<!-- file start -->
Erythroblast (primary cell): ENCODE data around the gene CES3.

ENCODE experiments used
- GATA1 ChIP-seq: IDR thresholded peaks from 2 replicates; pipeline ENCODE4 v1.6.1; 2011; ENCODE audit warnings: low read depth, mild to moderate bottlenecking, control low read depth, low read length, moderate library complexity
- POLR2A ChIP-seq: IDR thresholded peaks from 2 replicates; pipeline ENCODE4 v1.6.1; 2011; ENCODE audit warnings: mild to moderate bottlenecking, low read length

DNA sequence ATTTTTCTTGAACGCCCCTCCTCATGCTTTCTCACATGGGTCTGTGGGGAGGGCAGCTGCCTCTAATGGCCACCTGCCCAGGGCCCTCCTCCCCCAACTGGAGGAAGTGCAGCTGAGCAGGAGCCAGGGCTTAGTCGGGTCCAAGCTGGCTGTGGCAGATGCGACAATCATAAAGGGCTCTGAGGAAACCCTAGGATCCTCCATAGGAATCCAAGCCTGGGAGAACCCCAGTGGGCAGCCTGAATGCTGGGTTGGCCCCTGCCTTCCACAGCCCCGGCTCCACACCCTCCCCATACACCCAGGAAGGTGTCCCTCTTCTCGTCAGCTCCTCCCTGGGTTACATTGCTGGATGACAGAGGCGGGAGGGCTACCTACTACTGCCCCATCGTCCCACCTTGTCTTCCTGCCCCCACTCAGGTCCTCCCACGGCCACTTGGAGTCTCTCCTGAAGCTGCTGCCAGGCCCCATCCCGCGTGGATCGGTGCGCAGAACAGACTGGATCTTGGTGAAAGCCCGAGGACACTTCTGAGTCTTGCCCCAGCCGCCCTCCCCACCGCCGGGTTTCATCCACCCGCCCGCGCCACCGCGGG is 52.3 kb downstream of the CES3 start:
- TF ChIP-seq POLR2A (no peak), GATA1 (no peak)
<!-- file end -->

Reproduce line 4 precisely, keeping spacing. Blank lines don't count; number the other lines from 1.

- POLR2A ChIP-seq: IDR thresholded peaks from 2 replicates; pipeline ENCODE4 v1.6.1; 2011; ENCODE audit warnings: mild to moderate bottlenecking, low read length